Take, for example, Smith's treatment of enumeration in Descartes, which he briefly defines as "a categorizational scheme or structure … that explicitly shows how the various classes of simple natures are related to one another" (p. 96). While Smith makes a good case that enumeration play an important role in the earlier Rules, he responds to the criticism that this procedure plays little role in Descartes' later work by invoking three alleged instances of enumeration in the Meditations: first, the method of doubt, which partitions all beliefs into sensory or non-sensory beliefs; second, the classification of ideas according to how much objective reality they contain; and third, the categorizing of the possible causal sources from which the idea of body is derived (pp. 110-112). Yet, even granting the adequacy of this enumeration-oriented analysis, isn't it true that all philosophers categorize and classify things (that often involve an infinite number of instances), and so isn't it fairly obvious that examples of enumeration will be located in the later Cartesian corpus as well? In fact, it might be much more difficult to locate a philosopher of any era, and not just the early modern period, who did not exploit something like an enumerative process at some juncture in her philosophical career!
This last point ties into a general criticism of the strategy involved in Smith's book. His Introduction provides a nice overview of one of his major goals for Parts II and III:
The equivalence relation (or common nature, as Descartes calls it) that serves to 'divide' (or sort) the objects of inquiry into the atomic categories (of the system) when performing analysis is nothing short of the binary operator we find at work in the synthetic system. Given that the latter system is a group, which is a mathematical system, and the system established by analysis is isomorphic to it, then the system established by analysis is a mathematical system. Thus, analysis and synthesis, understood as meeting the criteria of a group, are what conceptually account for the 'mathematization' of early modern physics. So, it is by way of these methods that seventeenth-century thinkers succeeded in producing a conceptual landscape that made possible a genuinely mathematical physics. (p. 11)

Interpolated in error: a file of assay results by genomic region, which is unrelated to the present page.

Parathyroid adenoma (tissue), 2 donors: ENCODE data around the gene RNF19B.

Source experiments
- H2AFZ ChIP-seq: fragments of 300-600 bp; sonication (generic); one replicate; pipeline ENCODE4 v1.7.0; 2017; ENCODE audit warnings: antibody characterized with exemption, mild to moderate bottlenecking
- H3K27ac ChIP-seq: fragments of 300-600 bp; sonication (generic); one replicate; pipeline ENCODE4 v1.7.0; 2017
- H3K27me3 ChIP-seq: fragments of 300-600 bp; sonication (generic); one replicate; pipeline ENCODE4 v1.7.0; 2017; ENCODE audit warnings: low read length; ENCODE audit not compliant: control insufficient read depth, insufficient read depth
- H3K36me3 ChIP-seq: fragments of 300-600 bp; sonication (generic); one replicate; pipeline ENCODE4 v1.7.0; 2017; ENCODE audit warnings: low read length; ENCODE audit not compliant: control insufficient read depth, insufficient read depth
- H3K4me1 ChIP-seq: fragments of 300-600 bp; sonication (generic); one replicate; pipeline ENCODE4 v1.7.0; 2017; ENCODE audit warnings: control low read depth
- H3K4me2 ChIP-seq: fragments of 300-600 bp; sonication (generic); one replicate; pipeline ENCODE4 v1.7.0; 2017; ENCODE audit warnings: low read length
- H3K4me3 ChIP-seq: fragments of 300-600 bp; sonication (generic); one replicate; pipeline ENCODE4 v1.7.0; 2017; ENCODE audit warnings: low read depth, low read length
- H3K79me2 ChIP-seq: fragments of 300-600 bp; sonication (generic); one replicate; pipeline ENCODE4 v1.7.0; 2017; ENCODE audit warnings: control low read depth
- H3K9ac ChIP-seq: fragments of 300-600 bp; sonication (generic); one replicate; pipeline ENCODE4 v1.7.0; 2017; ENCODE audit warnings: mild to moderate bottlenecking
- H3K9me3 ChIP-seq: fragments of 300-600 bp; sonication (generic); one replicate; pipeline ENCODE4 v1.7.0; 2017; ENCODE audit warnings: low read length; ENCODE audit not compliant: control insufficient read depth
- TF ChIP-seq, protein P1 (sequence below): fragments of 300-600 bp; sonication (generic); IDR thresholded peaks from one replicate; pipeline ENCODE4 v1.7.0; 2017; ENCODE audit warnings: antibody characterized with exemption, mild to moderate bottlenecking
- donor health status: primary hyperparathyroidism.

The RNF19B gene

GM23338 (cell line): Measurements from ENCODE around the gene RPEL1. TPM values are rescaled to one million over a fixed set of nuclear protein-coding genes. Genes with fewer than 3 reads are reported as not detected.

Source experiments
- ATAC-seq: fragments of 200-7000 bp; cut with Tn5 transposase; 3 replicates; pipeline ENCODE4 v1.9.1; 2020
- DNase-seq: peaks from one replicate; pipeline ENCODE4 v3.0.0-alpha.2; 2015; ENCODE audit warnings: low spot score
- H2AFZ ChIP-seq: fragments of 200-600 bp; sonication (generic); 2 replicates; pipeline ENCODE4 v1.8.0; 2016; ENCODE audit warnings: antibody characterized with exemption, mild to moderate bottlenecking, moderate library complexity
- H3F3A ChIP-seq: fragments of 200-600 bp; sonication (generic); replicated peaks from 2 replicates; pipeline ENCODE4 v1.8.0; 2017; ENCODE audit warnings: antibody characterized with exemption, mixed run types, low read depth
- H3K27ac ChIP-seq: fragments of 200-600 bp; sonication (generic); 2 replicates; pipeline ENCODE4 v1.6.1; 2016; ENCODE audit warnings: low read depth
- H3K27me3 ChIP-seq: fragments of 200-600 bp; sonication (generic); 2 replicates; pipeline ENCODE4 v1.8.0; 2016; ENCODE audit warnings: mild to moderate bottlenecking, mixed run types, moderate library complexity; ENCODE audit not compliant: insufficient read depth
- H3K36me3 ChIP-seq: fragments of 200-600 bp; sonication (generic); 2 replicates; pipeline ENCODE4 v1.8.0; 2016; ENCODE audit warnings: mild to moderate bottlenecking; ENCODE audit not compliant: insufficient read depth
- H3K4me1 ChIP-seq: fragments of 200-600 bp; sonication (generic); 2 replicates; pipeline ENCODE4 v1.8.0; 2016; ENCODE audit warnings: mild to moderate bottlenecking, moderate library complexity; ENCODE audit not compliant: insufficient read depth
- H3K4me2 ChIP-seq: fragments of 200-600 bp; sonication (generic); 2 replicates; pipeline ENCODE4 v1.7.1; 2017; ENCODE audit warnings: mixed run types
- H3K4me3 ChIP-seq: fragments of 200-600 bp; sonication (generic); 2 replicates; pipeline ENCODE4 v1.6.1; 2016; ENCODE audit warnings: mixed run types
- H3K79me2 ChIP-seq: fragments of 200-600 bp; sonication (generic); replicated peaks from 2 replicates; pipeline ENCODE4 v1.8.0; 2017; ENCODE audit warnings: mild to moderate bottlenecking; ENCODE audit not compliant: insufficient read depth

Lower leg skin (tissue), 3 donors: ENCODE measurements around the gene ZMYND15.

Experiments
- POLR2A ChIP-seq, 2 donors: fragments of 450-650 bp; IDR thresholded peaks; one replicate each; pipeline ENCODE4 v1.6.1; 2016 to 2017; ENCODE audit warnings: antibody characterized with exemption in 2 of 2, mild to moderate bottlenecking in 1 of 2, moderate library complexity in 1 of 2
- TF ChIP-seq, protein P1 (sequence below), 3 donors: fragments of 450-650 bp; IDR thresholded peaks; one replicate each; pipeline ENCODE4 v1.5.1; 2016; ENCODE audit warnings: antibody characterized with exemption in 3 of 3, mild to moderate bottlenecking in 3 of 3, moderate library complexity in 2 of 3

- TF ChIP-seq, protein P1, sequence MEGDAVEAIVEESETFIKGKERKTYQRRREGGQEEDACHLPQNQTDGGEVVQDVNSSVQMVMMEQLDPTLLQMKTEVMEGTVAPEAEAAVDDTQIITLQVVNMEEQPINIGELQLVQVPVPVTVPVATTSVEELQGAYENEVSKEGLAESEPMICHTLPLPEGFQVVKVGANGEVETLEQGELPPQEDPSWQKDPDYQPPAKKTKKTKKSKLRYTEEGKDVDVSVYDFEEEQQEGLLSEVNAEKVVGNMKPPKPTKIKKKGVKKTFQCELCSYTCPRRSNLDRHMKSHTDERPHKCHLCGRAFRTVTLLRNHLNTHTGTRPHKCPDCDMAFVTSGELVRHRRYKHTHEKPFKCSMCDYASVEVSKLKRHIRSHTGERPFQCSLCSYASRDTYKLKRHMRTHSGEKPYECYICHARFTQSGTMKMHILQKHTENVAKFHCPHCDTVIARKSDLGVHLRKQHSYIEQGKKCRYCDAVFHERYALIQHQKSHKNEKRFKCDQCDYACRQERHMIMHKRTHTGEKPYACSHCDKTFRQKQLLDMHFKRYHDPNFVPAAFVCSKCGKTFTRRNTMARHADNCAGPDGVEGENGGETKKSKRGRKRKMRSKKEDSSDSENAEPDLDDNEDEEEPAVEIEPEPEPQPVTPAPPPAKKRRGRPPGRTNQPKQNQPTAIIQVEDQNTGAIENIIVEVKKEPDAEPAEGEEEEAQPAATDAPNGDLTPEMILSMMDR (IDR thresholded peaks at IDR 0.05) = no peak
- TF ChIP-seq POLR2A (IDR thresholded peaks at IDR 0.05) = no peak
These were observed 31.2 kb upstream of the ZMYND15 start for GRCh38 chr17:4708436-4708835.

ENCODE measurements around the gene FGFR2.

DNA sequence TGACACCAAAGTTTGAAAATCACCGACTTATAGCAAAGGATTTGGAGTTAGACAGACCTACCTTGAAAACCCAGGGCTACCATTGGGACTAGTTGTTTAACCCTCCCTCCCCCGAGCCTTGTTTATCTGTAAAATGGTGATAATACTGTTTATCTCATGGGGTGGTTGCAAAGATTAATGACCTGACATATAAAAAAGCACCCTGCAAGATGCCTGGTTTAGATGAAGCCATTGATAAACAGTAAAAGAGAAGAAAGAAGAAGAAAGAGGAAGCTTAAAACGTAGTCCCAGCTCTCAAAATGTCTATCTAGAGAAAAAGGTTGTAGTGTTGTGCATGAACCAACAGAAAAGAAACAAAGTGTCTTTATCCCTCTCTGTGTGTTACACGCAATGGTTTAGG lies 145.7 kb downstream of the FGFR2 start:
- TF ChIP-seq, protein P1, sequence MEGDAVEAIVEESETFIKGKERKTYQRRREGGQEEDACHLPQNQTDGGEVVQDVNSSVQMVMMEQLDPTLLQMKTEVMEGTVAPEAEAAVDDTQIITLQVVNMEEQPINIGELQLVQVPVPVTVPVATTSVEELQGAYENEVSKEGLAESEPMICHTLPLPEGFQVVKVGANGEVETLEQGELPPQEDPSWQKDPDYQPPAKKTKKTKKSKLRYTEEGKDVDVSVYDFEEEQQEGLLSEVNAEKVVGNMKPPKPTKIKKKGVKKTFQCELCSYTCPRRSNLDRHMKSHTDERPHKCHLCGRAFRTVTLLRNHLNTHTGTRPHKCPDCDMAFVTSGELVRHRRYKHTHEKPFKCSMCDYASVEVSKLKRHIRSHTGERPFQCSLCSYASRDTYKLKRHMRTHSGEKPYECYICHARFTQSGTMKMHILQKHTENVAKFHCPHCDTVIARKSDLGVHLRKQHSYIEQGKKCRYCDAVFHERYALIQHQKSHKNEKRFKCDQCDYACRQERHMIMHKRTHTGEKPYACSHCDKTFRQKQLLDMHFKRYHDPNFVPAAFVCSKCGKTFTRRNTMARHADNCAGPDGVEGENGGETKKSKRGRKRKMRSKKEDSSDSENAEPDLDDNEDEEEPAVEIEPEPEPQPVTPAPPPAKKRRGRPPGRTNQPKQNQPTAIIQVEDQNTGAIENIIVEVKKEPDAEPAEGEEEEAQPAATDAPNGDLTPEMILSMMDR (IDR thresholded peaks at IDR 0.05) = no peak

Yet, the transition from Smith's summary concerning analysis and synthesis to his conclusions about "physics" in the above passage appears a bit dubious. As mentioned above, much of the discussion of Descartes' methodology concerns his metaphysics, as does much in the sections on Leibniz, along with a number of other topics that should properly be considered within the scope of their work on logic or pure mathematics (e.g., determinants, logarithms, etc.). The important breakthroughs in Descartes' and Leibniz's physics per se, such as the development of laws of nature and conservation principles, collision rules and the calculus, etc., are simply not the main issues addressed in Smith's book. (Physics does come up at various points, although often tangentially and much less then one would have expected given the constant references to the importance of these conceptual developments for the rise of the new mathematical physics.) Consequently, it might be more accurate to conclude, given Smith's work, that aspects of Descartes' and Leibniz's approaches to analysis and synthesis can be interpreted as involving conceptual resources that are similar (and sometimes identical) to the mathematical structures used by physicists in later centuries -- but this admission is a far cry from claiming that these Rationalist analytic and synthetic methodologies "made possible a genuinely mathematical physics".